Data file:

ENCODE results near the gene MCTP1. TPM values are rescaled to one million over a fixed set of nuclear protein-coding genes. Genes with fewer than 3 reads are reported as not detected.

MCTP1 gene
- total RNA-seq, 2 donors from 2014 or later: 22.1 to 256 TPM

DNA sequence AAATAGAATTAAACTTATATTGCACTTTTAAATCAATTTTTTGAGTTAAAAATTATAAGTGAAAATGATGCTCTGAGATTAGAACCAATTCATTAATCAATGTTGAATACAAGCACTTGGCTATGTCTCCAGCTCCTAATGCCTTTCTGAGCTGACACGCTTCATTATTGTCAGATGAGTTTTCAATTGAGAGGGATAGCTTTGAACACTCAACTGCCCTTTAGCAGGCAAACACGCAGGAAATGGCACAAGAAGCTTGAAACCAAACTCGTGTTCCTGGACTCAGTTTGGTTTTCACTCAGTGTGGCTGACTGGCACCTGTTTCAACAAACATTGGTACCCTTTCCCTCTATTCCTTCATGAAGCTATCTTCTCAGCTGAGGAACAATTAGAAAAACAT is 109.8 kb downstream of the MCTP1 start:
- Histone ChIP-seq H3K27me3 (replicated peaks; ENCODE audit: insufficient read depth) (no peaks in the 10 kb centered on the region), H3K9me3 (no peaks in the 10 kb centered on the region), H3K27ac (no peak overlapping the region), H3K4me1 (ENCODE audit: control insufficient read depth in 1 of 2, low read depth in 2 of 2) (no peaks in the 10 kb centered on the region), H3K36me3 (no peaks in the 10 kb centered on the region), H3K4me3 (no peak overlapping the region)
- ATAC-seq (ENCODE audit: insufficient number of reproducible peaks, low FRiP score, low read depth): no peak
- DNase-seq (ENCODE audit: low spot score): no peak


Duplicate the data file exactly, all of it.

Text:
ENCODE results near the gene MCTP1. TPM values are rescaled to one million over a fixed set of nuclear protein-coding genes. Genes with fewer than 3 reads are reported as not detected.

MCTP1 gene
- total RNA-seq, 2 donors from 2014 or later: 22.1 to 256 TPM

DNA sequence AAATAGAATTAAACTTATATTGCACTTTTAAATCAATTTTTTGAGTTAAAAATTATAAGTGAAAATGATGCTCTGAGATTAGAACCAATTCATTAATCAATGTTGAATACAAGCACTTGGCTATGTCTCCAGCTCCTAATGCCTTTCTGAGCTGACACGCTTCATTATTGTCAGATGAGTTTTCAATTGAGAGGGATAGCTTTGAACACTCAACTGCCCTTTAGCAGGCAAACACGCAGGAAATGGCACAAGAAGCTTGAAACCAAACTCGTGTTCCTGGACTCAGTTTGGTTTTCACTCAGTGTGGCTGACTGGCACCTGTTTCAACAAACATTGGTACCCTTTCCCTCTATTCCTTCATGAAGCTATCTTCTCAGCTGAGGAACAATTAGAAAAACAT is 109.8 kb downstream of the MCTP1 start:
- Histone ChIP-seq H3K27me3 (replicated peaks; ENCODE audit: insufficient read depth) (no peaks in the 10 kb centered on the region), H3K9me3 (no peaks in the 10 kb centered on the region), H3K27ac (no peak overlapping the region), H3K4me1 (ENCODE audit: control insufficient read depth in 1 of 2, low read depth in 2 of 2) (no peaks in the 10 kb centered on the region), H3K36me3 (no peaks in the 10 kb centered on the region), H3K4me3 (no peak overlapping the region)
- ATAC-seq (ENCODE audit: insufficient number of reproducible peaks, low FRiP score, low read depth): no peak
- DNase-seq (ENCODE audit: low spot score): no peak